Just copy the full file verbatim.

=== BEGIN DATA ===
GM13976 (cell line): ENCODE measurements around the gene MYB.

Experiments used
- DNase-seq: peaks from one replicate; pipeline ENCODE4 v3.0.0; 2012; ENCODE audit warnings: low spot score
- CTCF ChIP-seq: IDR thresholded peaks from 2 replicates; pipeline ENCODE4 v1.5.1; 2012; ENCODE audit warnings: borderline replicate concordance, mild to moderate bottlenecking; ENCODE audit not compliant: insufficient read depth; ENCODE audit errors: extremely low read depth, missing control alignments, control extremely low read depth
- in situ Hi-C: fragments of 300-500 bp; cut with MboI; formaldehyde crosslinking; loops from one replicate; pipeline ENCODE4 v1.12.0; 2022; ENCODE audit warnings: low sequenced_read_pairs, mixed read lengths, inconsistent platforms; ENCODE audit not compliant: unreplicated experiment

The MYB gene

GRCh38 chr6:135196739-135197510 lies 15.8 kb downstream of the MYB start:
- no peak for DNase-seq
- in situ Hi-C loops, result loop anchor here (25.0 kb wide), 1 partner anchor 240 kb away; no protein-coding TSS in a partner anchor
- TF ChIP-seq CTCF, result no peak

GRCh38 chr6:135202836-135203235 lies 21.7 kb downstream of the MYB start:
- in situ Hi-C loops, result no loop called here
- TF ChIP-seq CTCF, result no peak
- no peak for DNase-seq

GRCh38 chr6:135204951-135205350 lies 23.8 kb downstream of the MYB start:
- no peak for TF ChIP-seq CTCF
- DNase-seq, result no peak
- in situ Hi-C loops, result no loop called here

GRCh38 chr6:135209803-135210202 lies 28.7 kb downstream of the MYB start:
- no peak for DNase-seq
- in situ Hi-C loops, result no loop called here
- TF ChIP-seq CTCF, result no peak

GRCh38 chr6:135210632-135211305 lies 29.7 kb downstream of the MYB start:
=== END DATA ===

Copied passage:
GM13976 (cell line): ENCODE measurements around the gene MYB.

Experiments used
- DNase-seq: peaks from one replicate; pipeline ENCODE4 v3.0.0; 2012; ENCODE audit warnings: low spot score
- CTCF ChIP-seq: IDR thresholded peaks from 2 replicates; pipeline ENCODE4 v1.5.1; 2012; ENCODE audit warnings: borderline replicate concordance, mild to moderate bottlenecking; ENCODE audit not compliant: insufficient read depth; ENCODE audit errors: extremely low read depth, missing control alignments, control extremely low read depth
- in situ Hi-C: fragments of 300-500 bp; cut with MboI; formaldehyde crosslinking; loops from one replicate; pipeline ENCODE4 v1.12.0; 2022; ENCODE audit warnings: low sequenced_read_pairs, mixed read lengths, inconsistent platforms; ENCODE audit not compliant: unreplicated experiment

The MYB gene

GRCh38 chr6:135196739-135197510 lies 15.8 kb downstream of the MYB start:
- no peak for DNase-seq
- in situ Hi-C loops, result loop anchor here (25.0 kb wide), 1 partner anchor 240 kb away; no protein-coding TSS in a partner anchor
- TF ChIP-seq CTCF, result no peak

GRCh38 chr6:135202836-135203235 lies 21.7 kb downstream of the MYB start:
- in situ Hi-C loops, result no loop called here
- TF ChIP-seq CTCF, result no peak
- no peak for DNase-seq

GRCh38 chr6:135204951-135205350 lies 23.8 kb downstream of the MYB start:
- no peak for TF ChIP-seq CTCF
- DNase-seq, result no peak
- in situ Hi-C loops, result no loop called here

GRCh38 chr6:135209803-135210202 lies 28.7 kb downstream of the MYB start:
- no peak for DNase-seq
- in situ Hi-C loops, result no loop called here
- TF ChIP-seq CTCF, result no peak

GRCh38 chr6:135210632-135211305 lies 29.7 kb downstream of the MYB start: